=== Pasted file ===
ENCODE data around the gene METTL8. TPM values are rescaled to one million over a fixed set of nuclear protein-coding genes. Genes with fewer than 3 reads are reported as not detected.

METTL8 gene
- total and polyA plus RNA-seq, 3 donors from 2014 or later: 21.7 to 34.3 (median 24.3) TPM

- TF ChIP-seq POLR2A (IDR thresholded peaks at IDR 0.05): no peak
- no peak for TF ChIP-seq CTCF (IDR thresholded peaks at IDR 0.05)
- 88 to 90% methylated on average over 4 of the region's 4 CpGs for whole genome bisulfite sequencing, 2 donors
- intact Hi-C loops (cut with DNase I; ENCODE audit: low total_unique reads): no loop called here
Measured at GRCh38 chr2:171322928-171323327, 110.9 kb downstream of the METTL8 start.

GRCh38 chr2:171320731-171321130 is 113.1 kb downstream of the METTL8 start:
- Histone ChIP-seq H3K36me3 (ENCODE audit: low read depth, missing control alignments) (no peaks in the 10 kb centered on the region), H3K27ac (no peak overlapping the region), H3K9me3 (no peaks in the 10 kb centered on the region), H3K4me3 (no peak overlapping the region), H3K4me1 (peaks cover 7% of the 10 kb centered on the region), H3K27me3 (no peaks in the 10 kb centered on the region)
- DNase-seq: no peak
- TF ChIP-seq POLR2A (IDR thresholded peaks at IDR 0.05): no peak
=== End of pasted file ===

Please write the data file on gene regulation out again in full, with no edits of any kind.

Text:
ENCODE data around the gene METTL8. TPM values are rescaled to one million over a fixed set of nuclear protein-coding genes. Genes with fewer than 3 reads are reported as not detected.

METTL8 gene
- total and polyA plus RNA-seq, 3 donors from 2014 or later: 21.7 to 34.3 (median 24.3) TPM

- TF ChIP-seq POLR2A (IDR thresholded peaks at IDR 0.05): no peak
- no peak for TF ChIP-seq CTCF (IDR thresholded peaks at IDR 0.05)
- 88 to 90% methylated on average over 4 of the region's 4 CpGs for whole genome bisulfite sequencing, 2 donors
- intact Hi-C loops (cut with DNase I; ENCODE audit: low total_unique reads): no loop called here
Measured at GRCh38 chr2:171322928-171323327, 110.9 kb downstream of the METTL8 start.

GRCh38 chr2:171320731-171321130 is 113.1 kb downstream of the METTL8 start:
- Histone ChIP-seq H3K36me3 (ENCODE audit: low read depth, missing control alignments) (no peaks in the 10 kb centered on the region), H3K27ac (no peak overlapping the region), H3K9me3 (no peaks in the 10 kb centered on the region), H3K4me3 (no peak overlapping the region), H3K4me1 (peaks cover 7% of the 10 kb centered on the region), H3K27me3 (no peaks in the 10 kb centered on the region)
- DNase-seq: no peak
- TF ChIP-seq POLR2A (IDR thresholded peaks at IDR 0.05): no peak